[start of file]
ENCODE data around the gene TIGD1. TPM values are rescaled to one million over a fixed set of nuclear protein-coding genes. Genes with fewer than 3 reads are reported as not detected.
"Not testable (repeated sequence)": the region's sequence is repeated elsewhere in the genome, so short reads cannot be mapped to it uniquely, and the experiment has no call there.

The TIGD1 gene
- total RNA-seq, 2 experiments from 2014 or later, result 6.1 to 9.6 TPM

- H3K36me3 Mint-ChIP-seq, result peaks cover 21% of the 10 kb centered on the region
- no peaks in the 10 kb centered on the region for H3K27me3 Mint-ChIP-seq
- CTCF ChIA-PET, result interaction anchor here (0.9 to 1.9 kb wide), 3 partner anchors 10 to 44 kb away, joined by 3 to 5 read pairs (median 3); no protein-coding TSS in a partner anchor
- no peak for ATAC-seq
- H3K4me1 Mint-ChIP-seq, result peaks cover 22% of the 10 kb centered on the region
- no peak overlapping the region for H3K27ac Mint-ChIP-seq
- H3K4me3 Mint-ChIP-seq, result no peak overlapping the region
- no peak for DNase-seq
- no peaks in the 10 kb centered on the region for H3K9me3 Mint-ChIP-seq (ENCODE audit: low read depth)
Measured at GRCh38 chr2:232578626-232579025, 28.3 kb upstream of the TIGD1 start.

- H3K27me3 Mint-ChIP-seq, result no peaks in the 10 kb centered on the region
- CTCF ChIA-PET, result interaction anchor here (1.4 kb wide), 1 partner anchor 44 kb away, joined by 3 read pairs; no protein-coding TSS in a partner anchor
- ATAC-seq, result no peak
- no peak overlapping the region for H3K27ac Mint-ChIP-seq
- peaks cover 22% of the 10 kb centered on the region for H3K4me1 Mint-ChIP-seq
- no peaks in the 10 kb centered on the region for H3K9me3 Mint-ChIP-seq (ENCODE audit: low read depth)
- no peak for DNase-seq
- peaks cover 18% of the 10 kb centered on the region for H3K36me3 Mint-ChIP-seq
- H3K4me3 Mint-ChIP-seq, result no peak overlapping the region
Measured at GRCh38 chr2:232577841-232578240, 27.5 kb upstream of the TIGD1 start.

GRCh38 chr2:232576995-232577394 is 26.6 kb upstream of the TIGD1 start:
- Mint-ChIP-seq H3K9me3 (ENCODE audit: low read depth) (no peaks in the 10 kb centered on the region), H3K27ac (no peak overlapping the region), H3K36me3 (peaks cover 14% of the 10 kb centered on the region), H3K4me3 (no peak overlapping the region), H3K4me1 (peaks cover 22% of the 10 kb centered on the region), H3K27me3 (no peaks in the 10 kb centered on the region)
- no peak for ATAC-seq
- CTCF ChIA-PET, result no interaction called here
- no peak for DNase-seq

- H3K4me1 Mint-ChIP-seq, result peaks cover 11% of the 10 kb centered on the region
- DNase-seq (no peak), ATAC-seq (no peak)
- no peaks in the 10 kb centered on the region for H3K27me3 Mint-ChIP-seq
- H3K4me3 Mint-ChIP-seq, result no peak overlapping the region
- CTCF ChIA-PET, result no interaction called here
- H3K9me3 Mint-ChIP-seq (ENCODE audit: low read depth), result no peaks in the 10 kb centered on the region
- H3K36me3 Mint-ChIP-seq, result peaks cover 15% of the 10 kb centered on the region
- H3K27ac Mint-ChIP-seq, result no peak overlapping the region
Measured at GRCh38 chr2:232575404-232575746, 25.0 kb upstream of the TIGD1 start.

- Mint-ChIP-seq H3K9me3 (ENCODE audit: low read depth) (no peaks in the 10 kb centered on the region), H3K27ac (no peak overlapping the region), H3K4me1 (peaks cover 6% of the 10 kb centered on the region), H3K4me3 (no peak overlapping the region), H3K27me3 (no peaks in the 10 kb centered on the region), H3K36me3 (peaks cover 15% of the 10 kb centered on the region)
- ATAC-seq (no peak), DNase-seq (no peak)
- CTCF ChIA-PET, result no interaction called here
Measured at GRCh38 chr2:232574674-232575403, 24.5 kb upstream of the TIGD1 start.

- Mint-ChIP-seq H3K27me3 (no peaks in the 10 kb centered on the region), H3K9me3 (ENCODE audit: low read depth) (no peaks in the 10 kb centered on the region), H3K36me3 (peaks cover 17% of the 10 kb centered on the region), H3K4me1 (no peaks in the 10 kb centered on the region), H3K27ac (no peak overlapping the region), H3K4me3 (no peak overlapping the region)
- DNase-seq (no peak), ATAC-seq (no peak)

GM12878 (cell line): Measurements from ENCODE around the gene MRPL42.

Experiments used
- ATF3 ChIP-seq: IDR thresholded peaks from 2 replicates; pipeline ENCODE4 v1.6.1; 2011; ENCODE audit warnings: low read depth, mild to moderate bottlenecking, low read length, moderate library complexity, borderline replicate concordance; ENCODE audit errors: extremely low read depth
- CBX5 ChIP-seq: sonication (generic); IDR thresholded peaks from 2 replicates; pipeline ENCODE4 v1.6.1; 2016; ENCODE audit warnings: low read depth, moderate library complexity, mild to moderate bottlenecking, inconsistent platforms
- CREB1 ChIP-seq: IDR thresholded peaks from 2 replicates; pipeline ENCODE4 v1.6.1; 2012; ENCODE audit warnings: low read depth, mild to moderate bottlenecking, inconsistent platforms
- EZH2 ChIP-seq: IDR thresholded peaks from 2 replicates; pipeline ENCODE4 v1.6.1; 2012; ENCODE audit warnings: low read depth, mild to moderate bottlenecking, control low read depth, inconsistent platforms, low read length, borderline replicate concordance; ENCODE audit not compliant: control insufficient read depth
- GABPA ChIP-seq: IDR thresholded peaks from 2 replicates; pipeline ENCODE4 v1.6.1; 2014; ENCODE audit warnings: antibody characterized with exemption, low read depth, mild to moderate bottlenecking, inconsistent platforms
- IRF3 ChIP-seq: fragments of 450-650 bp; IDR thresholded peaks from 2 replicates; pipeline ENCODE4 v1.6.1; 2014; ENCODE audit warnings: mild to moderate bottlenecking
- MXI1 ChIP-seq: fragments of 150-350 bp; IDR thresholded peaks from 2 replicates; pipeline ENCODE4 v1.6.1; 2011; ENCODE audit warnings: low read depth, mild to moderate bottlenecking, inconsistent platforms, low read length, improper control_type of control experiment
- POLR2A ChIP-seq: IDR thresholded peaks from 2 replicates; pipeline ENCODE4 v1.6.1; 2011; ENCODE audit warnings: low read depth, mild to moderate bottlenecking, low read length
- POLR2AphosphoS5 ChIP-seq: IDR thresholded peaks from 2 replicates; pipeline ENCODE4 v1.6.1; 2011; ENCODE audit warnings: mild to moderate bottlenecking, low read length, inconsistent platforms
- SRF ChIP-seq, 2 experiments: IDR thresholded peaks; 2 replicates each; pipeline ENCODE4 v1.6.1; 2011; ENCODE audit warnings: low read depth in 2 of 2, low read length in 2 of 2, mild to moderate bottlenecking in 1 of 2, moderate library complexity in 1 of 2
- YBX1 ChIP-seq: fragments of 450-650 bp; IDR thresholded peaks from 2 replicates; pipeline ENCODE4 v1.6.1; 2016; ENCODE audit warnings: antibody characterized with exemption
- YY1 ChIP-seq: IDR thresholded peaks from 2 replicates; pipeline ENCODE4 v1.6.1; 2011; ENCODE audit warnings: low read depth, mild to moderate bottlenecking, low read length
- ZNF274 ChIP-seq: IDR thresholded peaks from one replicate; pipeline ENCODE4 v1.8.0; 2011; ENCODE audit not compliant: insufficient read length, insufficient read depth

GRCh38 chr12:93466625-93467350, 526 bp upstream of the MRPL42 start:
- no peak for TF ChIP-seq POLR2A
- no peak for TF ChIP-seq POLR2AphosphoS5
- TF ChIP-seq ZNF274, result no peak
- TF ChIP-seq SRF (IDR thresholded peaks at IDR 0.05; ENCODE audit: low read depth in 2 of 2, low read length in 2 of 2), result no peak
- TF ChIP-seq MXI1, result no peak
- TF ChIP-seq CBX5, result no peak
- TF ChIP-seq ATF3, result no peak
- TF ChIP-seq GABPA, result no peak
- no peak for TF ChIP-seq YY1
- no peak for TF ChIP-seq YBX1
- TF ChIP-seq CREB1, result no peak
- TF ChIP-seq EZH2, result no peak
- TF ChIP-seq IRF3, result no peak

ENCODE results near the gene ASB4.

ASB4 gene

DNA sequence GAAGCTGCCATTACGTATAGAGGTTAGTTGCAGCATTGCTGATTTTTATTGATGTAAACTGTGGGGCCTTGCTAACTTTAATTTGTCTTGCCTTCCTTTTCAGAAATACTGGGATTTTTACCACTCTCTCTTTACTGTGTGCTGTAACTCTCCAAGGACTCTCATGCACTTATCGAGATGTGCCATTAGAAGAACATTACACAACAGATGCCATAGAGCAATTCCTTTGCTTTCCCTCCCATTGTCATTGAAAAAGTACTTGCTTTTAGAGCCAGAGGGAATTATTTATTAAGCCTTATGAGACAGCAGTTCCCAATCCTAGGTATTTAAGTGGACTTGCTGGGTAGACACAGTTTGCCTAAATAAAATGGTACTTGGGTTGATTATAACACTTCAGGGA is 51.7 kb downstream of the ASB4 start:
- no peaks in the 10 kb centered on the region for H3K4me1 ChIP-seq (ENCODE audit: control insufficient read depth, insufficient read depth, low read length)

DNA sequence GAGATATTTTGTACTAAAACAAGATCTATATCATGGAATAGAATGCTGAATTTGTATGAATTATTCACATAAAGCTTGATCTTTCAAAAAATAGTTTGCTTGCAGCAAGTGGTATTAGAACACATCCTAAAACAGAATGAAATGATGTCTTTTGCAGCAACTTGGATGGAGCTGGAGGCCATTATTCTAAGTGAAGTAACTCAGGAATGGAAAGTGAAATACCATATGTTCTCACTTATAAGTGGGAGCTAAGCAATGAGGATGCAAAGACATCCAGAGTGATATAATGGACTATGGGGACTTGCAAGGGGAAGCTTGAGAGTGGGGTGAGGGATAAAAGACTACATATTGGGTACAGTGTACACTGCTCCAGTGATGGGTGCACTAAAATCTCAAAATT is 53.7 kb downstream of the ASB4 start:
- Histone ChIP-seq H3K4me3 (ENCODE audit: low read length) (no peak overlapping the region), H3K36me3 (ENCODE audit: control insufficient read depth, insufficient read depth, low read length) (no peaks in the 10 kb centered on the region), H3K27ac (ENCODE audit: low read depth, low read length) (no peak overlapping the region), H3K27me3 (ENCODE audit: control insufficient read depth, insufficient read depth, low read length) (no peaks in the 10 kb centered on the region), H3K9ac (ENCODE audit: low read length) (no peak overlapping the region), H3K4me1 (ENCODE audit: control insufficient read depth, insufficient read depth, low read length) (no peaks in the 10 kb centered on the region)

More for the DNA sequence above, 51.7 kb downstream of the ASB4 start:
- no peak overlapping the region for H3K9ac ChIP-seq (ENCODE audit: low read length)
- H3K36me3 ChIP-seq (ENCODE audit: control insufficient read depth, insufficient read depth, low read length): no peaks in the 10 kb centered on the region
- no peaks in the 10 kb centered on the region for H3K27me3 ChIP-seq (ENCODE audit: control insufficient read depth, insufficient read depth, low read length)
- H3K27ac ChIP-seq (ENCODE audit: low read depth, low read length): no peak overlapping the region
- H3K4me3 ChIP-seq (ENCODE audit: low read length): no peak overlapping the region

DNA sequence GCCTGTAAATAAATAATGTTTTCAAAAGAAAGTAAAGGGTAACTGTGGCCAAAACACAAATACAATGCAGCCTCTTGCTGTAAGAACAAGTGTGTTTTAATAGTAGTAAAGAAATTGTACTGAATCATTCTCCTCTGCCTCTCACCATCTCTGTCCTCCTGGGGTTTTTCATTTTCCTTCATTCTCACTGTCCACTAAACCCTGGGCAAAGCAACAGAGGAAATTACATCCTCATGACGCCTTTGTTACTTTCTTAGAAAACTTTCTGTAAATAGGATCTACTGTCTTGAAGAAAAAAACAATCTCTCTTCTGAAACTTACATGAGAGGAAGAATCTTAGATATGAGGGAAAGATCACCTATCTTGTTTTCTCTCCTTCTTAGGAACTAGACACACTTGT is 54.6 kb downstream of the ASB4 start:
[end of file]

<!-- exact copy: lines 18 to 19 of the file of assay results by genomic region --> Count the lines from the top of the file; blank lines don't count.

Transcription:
- no peak overlapping the region for H3K27ac Mint-ChIP-seq
- peaks cover 22% of the 10 kb centered on the region for H3K4me1 Mint-ChIP-seq